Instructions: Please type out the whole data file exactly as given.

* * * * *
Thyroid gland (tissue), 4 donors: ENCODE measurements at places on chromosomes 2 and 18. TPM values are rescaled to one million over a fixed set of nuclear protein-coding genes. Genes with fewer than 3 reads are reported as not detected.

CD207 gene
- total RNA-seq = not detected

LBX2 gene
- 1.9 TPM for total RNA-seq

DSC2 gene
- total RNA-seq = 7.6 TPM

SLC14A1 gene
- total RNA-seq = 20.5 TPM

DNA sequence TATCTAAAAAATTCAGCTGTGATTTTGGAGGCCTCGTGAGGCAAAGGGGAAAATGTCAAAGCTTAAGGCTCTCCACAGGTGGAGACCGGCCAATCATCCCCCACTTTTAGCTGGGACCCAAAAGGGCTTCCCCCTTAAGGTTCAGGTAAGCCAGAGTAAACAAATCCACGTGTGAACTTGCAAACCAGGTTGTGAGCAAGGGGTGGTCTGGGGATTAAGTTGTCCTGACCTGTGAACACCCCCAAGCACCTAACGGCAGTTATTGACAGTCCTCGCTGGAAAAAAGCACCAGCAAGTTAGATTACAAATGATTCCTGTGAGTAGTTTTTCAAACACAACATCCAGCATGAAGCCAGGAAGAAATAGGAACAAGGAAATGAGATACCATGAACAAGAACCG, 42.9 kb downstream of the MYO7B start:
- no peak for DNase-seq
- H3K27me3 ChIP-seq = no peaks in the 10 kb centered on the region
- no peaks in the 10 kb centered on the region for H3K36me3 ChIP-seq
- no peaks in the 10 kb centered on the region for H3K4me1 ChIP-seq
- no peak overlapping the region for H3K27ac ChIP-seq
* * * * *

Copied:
Thyroid gland (tissue), 4 donors: ENCODE measurements at places on chromosomes 2 and 18. TPM values are rescaled to one million over a fixed set of nuclear protein-coding genes. Genes with fewer than 3 reads are reported as not detected.

CD207 gene
- total RNA-seq = not detected

LBX2 gene
- 1.9 TPM for total RNA-seq

DSC2 gene
- total RNA-seq = 7.6 TPM

SLC14A1 gene
- total RNA-seq = 20.5 TPM

DNA sequence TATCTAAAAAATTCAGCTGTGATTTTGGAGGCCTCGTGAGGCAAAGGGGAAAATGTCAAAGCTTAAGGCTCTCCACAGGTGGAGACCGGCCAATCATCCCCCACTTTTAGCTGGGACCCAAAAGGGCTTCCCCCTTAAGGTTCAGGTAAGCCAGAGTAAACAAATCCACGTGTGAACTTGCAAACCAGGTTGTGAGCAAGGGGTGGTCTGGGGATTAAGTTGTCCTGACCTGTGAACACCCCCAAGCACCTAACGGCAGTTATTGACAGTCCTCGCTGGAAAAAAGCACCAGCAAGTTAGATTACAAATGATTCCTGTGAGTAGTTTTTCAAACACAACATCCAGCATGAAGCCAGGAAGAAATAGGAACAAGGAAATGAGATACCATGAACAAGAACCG, 42.9 kb downstream of the MYO7B start:
- no peak for DNase-seq
- H3K27me3 ChIP-seq = no peaks in the 10 kb centered on the region
- no peaks in the 10 kb centered on the region for H3K36me3 ChIP-seq
- no peaks in the 10 kb centered on the region for H3K4me1 ChIP-seq
- no peak overlapping the region for H3K27ac ChIP-seq